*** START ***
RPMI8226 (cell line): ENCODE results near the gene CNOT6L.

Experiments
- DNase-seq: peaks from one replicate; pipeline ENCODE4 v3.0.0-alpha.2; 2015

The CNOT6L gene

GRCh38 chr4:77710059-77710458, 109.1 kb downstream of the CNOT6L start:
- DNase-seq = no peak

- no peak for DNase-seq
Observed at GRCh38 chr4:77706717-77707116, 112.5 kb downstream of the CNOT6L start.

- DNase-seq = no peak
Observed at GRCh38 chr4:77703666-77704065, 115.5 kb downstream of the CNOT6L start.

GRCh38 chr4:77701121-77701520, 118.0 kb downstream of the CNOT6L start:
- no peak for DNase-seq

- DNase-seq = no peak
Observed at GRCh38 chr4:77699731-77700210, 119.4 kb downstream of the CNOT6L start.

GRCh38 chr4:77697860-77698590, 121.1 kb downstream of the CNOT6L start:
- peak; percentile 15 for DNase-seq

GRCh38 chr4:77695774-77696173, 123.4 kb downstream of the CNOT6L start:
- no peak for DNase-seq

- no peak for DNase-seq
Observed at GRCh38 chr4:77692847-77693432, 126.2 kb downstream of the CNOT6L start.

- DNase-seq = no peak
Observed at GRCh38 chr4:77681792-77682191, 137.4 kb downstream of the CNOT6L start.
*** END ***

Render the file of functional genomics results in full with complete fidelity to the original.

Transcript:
RPMI8226 (cell line): ENCODE results near the gene CNOT6L.

Experiments
- DNase-seq: peaks from one replicate; pipeline ENCODE4 v3.0.0-alpha.2; 2015

The CNOT6L gene

GRCh38 chr4:77710059-77710458, 109.1 kb downstream of the CNOT6L start:
- DNase-seq = no peak

- no peak for DNase-seq
Observed at GRCh38 chr4:77706717-77707116, 112.5 kb downstream of the CNOT6L start.

- DNase-seq = no peak
Observed at GRCh38 chr4:77703666-77704065, 115.5 kb downstream of the CNOT6L start.

GRCh38 chr4:77701121-77701520, 118.0 kb downstream of the CNOT6L start:
- no peak for DNase-seq

- DNase-seq = no peak
Observed at GRCh38 chr4:77699731-77700210, 119.4 kb downstream of the CNOT6L start.

GRCh38 chr4:77697860-77698590, 121.1 kb downstream of the CNOT6L start:
- peak; percentile 15 for DNase-seq

GRCh38 chr4:77695774-77696173, 123.4 kb downstream of the CNOT6L start:
- no peak for DNase-seq

- no peak for DNase-seq
Observed at GRCh38 chr4:77692847-77693432, 126.2 kb downstream of the CNOT6L start.

- DNase-seq = no peak
Observed at GRCh38 chr4:77681792-77682191, 137.4 kb downstream of the CNOT6L start.